FIGS. 8 and 9 illustrate other modifications of the invention which can provide cost savings in construction of the laminate by eliminating the need for a backing sheet. In these embodiments of the invention, the backing sheet is replaced by a relatively thicker coating of the releasable adhesive 16 which is made to contain one or both of the color forming and color developing compositions, preferably the releasable adhesive 16 also has added to it an opacifying agent such as a colored pigment or the like which will provide a contrasting background for the developed color.
FIG. 8 shows the embodiment where releasable adhesive 16 contains color developer composition 24 therein, and the face sheet 12 has encapsulated color former composition 22 on its first (lower) surface. In constructing the laminate shown in FIG. 8, the first (lower) surface of face sheet 12 is first coated with encapsulated color former composition 22 in a manner previously described. Alternatively, a commercially available color back(CB) sheet may be used. The releasable adhesive 16 containing color developer composition 24 is then coated over color former composition 22 and then dried.
A release liner 34 having one surface thereof coated with pressure sensitive adhesive 32 is then laminated to face sheet 12 with the pressure sensitive adhesive 32 against the dried releasable adhesive 16. The laminate construction may now be printed with indicia and die cut as previously described, leaving the release liner ply 34 uncut and intact. The laminate may then be imaged by a impact force.
The entire laminate construction may then be peeled away from release liner 34 and adhered to a substrate using the pressure sensitive adhesive 32. Subsequently, the face sheet 12 may be peeled away from the remainder of the laminate, causing cohesive failure of the releasable adhesive 16 or failure at the interface between the face sheet and adhesive. All or a part of the releasable adhesive 16 remains covering pressure sensitive adhesive 32, leaving the image which was formed by the impact force and also leaving the surface to which the laminate was attached clean and nontacky.
The embodiment illustrated in FIG. 9 is a variation on the FIG. 8 embodiment. In this embodiment, both the color forming composition 22 and the color developer composition 24 are blended into the releasable adhesive 16. As previously described, either or both of the color forming reactants may be encapsulated. The laminate is then imaged, and the release liner 34 is peeled away to adhere the laminate to a substrate. The face sheet 12 can be subsequently peeled away leaving an intact image and a clean nontacky surface.
Other modifications within the scope of the present invention will occur to those skilled in the art. For example, the color developer may be encapsulated and the color former may be coated onto the upper surface of the backing sheet. The face sheet in the construction may be a coated back sheet which can contain the color former encapsulated on the lower surface of the face sheet. The color developer may be then blended with the releasable adhesive.
It is also possible to use a coated back (CB) sheet for the face sheet, a coated front (CF) sheet for the backing sheet, and a releasable adhesive which is permeable to the color former, the color developer, or both. When the imaging force is applied the microcapsules rupture, and the exuded liquid flows or migrates to the CF surface below and forms color on the surface of the backing sheet.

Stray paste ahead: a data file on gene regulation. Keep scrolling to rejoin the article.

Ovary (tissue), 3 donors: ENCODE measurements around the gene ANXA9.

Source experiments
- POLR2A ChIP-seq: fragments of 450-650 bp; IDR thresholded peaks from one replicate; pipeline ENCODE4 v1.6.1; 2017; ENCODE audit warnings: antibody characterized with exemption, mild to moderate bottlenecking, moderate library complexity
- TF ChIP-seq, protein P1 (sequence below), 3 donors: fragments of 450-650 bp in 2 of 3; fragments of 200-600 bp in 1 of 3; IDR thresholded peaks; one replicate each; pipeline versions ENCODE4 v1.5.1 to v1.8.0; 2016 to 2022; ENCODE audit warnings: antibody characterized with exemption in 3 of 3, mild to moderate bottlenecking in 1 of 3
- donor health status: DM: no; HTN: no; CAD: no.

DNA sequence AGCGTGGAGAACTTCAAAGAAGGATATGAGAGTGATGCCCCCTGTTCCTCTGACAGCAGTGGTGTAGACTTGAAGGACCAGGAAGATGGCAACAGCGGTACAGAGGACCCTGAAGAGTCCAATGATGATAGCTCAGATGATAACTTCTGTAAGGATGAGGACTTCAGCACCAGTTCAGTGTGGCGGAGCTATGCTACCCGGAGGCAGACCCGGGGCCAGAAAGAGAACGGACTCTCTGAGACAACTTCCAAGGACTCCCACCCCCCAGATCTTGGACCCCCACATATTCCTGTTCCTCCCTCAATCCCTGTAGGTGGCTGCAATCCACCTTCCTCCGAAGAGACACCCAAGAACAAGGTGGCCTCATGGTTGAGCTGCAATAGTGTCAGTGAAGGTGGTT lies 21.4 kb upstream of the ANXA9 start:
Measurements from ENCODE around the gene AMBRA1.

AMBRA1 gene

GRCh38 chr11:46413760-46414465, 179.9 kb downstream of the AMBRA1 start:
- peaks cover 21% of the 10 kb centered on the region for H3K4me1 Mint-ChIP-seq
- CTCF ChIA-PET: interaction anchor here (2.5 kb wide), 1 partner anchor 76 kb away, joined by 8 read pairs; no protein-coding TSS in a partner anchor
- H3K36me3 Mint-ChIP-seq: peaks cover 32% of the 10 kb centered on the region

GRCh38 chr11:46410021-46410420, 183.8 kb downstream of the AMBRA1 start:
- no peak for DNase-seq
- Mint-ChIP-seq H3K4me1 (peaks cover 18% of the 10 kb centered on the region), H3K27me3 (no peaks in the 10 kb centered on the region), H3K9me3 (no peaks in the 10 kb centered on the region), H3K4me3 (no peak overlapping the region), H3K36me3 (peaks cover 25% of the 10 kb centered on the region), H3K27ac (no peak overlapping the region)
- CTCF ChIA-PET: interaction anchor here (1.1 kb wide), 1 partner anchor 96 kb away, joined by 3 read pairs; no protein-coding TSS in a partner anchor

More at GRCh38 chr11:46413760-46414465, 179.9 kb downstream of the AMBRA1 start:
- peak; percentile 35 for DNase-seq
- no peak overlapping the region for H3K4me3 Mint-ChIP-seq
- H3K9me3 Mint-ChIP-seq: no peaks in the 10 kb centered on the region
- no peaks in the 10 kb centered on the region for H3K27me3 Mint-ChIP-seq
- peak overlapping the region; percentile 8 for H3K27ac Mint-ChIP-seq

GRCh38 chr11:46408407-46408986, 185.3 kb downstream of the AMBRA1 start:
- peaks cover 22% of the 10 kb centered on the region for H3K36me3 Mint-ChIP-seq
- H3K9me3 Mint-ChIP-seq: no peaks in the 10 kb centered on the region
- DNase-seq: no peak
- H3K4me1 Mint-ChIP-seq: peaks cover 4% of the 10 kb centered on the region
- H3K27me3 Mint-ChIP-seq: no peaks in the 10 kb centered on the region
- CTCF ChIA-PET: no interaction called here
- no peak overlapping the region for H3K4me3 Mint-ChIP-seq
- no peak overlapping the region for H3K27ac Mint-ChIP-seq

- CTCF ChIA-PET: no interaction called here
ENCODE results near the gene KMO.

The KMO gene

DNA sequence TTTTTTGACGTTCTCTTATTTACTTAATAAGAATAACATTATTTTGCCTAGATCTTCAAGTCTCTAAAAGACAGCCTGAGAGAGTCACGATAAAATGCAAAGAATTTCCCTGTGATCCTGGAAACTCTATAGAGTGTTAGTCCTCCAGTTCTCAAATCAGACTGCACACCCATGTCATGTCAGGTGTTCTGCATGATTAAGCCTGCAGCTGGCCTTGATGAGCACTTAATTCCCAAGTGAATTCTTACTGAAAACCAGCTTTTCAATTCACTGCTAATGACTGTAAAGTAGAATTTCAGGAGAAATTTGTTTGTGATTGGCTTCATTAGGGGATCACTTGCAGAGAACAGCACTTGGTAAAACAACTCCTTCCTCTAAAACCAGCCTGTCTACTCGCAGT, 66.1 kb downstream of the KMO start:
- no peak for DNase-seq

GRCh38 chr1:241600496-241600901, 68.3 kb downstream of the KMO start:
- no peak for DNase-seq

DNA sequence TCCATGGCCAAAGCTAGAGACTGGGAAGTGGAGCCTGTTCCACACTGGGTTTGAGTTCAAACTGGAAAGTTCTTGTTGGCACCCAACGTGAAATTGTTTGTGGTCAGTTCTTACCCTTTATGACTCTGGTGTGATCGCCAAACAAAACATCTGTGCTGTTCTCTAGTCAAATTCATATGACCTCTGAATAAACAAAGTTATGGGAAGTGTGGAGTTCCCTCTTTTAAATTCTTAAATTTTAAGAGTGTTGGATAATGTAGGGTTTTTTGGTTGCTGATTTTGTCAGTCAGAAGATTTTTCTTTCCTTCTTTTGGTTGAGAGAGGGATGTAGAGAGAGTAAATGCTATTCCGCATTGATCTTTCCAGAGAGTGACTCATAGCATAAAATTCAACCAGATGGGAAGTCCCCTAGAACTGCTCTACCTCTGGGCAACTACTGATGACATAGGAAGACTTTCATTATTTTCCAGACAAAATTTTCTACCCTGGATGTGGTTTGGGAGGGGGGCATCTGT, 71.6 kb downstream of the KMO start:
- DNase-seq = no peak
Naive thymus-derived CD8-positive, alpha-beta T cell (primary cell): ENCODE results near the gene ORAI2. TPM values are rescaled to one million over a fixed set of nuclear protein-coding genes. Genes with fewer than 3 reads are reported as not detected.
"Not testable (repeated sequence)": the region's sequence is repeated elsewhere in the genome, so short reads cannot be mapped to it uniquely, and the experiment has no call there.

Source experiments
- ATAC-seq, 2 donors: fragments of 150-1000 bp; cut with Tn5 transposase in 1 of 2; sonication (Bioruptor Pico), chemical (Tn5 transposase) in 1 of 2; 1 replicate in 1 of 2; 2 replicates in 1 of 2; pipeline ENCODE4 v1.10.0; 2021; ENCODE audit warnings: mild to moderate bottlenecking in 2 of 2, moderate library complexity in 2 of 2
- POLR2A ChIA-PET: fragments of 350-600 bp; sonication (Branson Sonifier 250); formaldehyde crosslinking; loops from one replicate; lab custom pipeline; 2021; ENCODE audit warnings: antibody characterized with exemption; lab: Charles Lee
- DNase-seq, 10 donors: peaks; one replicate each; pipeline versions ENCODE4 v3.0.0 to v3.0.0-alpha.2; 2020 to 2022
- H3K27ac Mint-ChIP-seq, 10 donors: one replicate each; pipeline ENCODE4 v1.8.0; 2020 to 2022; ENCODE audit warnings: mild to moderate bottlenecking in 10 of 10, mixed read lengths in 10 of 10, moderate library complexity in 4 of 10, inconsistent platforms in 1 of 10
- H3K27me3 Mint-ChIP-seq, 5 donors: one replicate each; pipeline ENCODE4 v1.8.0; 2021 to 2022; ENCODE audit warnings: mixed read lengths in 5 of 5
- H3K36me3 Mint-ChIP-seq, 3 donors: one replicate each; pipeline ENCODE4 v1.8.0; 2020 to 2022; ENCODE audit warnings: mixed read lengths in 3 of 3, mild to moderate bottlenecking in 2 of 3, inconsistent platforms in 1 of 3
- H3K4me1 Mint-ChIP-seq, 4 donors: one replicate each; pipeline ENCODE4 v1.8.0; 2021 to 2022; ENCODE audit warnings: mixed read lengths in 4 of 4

The capability of providing multiple duplicate copies as in FIG. 4 can be extended to the other embodiments of the invention as can the capability of attaching the backing sheet to another substrate as shown by FIG. 7. Moreover while all of the constructions are shown with the imaging means and adhesive coatings coextensive over the entire areas of the laminate, it will be apparent that it may be desirable in some instances to avoid imaging means and/or adhesive in certain areas of the construction. For example if one edge or corner of the face sheet is left unbonded, it is easier to grasp it and peel the face sheet from the laminate construction.
While certain representative embodiments and details of the invention have been shown for purposes of illustration, it will be apparent to those skilled in the art that various other changes in the methods and apparatus disclosed herein may be made without departing from the scope of the invention which is defined in the appended claims.
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|USRE41650||Aug 29, 2007||Sep 7, 2010||Avery Dennison Corporation||Assembly for passing through a printer or copier and separating out into individual printed media|
|WO2012037127A2 *||Sep 13, 2011||Mar 22, 2012||Strata-Tac, Inc.||Apparatus and method for application of a customized temporary image|
|WO2012037127A3 *||Sep 13, 2011||May 31, 2012||Strata-Tac, Inc.||Apparatus and method for application of a customized temporary image|
|U.S. Classification||503/226, 428/914, 462/66, 428/913, 283/81, 503/200, 427/152, 428/40.2, 462/8, 462/25, 462/67|
|International Classification||B41L1/26, G09F3/02|
|Cooperative Classification||Y10T428/1405, Y10S428/913, Y10S428/914, G09F3/0288, B41L1/26|
|European Classification||G09F3/02C, B41L1/26|
|Jul 1, 1987||AS||Assignment|
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|Sep 30, 1992||FPAY||Fee payment|
Year of fee payment: 4
|Nov 22, 1996||FPAY||Fee payment|
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|Nov 22, 2000||FPAY||Fee payment|
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|Apr 1, 2010||AS||Assignment|